It’s easy to push saving for your golden years to the back of your mind. Future events often feel very distant—until they arrive! It can be a hard thing to keep track of too; with no one checking up on your savings or guiding you along the way, putting a retirement plan in place can be a lonely experience.
The fact is, most of us are just not saving enough to enjoy a comparable lifestyle to our working days in retirement. A ‘retirement reality’ report from insurer Aviva shows that nearly 1 in 4 employees believe that retirement will be a financial struggle. There are plenty of genuine reasons why we don’t save enough—more current financial issues will logically take priority. You can’t save for tomorrow, for example, if it means forgoing your mortgage payments today. A lack of financial knowledge also plays a big part. 85% of young adults, when asked, revealed that they wish they had been educated more about finance management through their school and university years.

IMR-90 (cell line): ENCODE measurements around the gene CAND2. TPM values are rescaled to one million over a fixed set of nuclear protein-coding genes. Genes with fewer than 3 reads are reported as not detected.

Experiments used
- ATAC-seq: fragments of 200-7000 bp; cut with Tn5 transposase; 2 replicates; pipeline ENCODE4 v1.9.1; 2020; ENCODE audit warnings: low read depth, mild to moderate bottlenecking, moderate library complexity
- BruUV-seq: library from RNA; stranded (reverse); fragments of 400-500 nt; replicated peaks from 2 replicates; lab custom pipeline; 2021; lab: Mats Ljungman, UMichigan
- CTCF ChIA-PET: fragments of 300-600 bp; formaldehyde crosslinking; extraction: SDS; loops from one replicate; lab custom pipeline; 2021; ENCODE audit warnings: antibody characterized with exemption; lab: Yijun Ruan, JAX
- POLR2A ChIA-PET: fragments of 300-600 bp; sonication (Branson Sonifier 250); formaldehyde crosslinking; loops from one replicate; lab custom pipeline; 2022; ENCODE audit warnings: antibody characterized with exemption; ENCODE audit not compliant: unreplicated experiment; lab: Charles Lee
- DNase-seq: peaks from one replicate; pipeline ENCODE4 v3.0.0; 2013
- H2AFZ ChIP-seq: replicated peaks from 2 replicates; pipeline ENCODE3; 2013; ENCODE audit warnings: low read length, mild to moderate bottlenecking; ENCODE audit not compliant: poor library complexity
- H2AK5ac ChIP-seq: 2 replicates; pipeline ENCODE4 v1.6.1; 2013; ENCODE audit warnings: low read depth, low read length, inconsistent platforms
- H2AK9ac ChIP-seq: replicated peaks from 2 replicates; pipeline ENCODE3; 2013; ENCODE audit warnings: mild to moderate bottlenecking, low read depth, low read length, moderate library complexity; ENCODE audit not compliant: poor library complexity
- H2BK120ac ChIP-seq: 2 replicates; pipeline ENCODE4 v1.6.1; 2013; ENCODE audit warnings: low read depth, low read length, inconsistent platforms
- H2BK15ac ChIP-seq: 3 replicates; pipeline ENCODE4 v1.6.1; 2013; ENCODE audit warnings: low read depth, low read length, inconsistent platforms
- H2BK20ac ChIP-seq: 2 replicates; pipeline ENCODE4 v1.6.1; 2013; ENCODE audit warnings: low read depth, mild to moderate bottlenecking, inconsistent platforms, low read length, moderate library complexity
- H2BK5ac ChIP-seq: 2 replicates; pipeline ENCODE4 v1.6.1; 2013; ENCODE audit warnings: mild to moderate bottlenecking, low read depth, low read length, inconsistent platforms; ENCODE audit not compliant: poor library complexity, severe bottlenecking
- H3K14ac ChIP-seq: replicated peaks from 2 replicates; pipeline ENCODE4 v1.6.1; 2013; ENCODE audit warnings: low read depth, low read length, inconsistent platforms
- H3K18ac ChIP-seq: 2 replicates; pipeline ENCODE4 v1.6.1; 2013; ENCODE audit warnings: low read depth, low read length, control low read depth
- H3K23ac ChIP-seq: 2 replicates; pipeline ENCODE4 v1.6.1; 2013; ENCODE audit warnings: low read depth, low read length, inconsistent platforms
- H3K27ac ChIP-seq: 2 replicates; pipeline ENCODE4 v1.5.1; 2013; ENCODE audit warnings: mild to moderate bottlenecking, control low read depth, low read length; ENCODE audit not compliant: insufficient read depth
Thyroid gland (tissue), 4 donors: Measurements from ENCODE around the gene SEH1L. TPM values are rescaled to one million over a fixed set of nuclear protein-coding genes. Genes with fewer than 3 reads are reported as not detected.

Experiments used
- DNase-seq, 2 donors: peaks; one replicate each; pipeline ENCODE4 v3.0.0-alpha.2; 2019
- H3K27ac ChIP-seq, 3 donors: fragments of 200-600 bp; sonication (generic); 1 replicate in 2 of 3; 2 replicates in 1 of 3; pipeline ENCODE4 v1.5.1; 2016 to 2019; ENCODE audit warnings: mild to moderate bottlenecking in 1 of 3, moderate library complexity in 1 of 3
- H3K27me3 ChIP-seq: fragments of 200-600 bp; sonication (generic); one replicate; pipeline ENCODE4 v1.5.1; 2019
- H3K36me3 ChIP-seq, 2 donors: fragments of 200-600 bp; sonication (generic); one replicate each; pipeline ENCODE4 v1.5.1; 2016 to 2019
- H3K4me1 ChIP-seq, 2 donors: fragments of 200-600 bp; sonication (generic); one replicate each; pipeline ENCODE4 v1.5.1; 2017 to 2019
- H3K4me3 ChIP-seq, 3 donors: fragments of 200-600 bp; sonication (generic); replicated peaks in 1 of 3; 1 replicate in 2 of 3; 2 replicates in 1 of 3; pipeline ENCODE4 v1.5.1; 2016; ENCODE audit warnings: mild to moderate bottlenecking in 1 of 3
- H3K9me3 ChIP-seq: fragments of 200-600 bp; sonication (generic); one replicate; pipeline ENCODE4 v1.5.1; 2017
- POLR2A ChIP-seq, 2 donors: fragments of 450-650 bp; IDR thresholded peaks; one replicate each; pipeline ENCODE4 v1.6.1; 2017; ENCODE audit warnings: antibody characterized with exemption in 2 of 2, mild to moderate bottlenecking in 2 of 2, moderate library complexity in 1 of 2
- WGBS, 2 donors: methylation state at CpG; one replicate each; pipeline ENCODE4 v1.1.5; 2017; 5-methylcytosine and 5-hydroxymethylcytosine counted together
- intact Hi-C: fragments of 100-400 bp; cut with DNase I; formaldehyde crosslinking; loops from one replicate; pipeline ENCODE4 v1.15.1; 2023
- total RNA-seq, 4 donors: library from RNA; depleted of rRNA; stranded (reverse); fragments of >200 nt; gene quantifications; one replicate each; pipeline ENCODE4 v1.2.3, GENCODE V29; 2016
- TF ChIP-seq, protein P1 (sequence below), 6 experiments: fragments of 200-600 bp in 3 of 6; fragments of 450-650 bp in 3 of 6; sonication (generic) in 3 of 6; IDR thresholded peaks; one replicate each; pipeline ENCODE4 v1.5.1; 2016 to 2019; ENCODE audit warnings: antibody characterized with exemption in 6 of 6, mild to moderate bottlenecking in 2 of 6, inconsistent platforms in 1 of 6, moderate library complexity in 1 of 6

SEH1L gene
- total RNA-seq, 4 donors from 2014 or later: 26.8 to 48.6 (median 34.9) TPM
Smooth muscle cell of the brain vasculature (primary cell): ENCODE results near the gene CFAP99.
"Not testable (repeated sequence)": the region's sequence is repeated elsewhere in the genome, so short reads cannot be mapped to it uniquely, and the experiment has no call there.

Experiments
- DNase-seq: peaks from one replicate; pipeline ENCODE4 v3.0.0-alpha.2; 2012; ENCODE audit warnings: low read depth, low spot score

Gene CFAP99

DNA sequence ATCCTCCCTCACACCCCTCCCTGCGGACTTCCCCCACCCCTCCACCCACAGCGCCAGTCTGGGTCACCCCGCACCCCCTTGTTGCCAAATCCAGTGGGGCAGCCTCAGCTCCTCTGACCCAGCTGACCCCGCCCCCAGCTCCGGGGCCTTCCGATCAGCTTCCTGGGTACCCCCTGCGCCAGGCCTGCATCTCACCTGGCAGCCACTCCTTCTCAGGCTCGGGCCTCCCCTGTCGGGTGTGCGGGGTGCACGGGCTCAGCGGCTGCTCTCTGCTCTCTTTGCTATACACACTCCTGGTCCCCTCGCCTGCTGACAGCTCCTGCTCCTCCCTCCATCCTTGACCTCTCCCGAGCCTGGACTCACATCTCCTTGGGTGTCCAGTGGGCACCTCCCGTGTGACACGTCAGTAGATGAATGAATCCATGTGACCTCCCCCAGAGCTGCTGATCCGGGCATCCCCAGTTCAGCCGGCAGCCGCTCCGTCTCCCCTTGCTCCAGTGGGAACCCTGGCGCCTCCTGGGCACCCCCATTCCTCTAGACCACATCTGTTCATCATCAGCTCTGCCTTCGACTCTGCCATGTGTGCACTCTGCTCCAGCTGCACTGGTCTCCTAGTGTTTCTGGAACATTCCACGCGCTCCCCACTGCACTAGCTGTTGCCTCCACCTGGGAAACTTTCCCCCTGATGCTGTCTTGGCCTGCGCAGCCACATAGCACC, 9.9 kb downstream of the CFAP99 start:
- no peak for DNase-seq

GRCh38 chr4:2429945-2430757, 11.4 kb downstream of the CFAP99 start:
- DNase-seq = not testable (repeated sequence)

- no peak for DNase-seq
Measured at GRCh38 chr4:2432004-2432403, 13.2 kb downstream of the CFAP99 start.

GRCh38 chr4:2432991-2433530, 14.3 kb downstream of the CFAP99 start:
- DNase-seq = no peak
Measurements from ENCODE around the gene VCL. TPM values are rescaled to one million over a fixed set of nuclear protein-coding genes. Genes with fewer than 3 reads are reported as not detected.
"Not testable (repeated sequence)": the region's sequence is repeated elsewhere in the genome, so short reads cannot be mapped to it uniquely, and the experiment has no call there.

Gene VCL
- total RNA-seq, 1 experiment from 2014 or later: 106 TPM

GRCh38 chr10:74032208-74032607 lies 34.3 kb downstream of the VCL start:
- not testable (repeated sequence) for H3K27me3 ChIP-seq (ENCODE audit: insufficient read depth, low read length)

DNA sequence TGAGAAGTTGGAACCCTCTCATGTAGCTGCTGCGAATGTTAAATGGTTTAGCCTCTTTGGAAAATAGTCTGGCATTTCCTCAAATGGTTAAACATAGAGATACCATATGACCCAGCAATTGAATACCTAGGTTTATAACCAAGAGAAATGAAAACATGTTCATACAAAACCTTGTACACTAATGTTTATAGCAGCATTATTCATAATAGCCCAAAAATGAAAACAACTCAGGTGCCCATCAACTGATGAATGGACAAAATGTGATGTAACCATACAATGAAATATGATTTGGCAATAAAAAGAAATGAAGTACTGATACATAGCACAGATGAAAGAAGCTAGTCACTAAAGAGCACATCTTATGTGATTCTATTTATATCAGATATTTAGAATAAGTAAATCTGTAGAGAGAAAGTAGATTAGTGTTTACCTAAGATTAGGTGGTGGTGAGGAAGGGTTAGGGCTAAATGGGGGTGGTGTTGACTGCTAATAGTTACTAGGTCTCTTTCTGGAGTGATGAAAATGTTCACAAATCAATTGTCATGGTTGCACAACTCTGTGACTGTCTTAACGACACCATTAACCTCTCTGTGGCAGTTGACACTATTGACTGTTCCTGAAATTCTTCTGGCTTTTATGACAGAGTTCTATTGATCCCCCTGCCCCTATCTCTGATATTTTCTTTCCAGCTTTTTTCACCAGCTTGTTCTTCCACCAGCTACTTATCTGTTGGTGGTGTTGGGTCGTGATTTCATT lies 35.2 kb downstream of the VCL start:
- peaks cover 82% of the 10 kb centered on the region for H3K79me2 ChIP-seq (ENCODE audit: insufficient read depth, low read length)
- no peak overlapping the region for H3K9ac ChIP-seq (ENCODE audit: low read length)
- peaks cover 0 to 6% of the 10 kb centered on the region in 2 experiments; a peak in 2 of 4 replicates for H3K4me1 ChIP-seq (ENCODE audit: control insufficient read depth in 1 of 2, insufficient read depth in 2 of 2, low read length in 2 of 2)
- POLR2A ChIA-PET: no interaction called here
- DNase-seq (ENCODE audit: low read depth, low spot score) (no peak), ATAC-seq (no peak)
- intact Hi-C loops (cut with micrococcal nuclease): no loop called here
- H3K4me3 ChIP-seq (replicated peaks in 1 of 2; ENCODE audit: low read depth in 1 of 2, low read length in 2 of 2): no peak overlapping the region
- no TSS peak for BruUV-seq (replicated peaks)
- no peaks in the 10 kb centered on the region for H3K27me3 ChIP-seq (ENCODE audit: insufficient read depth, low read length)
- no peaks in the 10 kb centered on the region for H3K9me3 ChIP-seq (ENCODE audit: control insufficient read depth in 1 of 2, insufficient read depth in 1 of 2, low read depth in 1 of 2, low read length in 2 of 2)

The Government’s workplace or auto-enrolment pension initiative has helped and there are around 1 million people saving for their retirement for the first time ever, as a result, but how do the numbers add up? The minimum auto-enrolment contribution rate is 5% of annual income, and in spite of more than half of workers thinking this is the recommended rate of saving, it’s far from enough! As a rule of thumb, if you wish to continue a similar lifestyle in retirement, a contribution equal to 13% of your annual income is required. Some of this shortfall can be made up by employer’s pension contributions, but we’re still looking at a big gap between actual savings and those that are needed.
Asset Manager, Fidelity, has developed a system it calls the ‘Power of Seven’, made up of a number of savings goals. Ultimately, it suggests that to comfortably retire at 68, you should have saved the equivalent of 7 times your annual household income. So if you were to retire with a household income of £100,000, you’d want a pension pot saved of £700,000. Obviously, the precise figures will differ from person to person, so it’s recommended you speak with a financial planner to understand your personal situation and help you answer one of life’s really big financial questions—what’s my number?
A pension is a long-term investment. The fund value may fluctuate and can go down, which would have an impact on the level of pension benefits available. Your pension income could also be affected by the interest rates at the time you take your benefits. Workplace Pensions are regulated by The Pensions Regulator.
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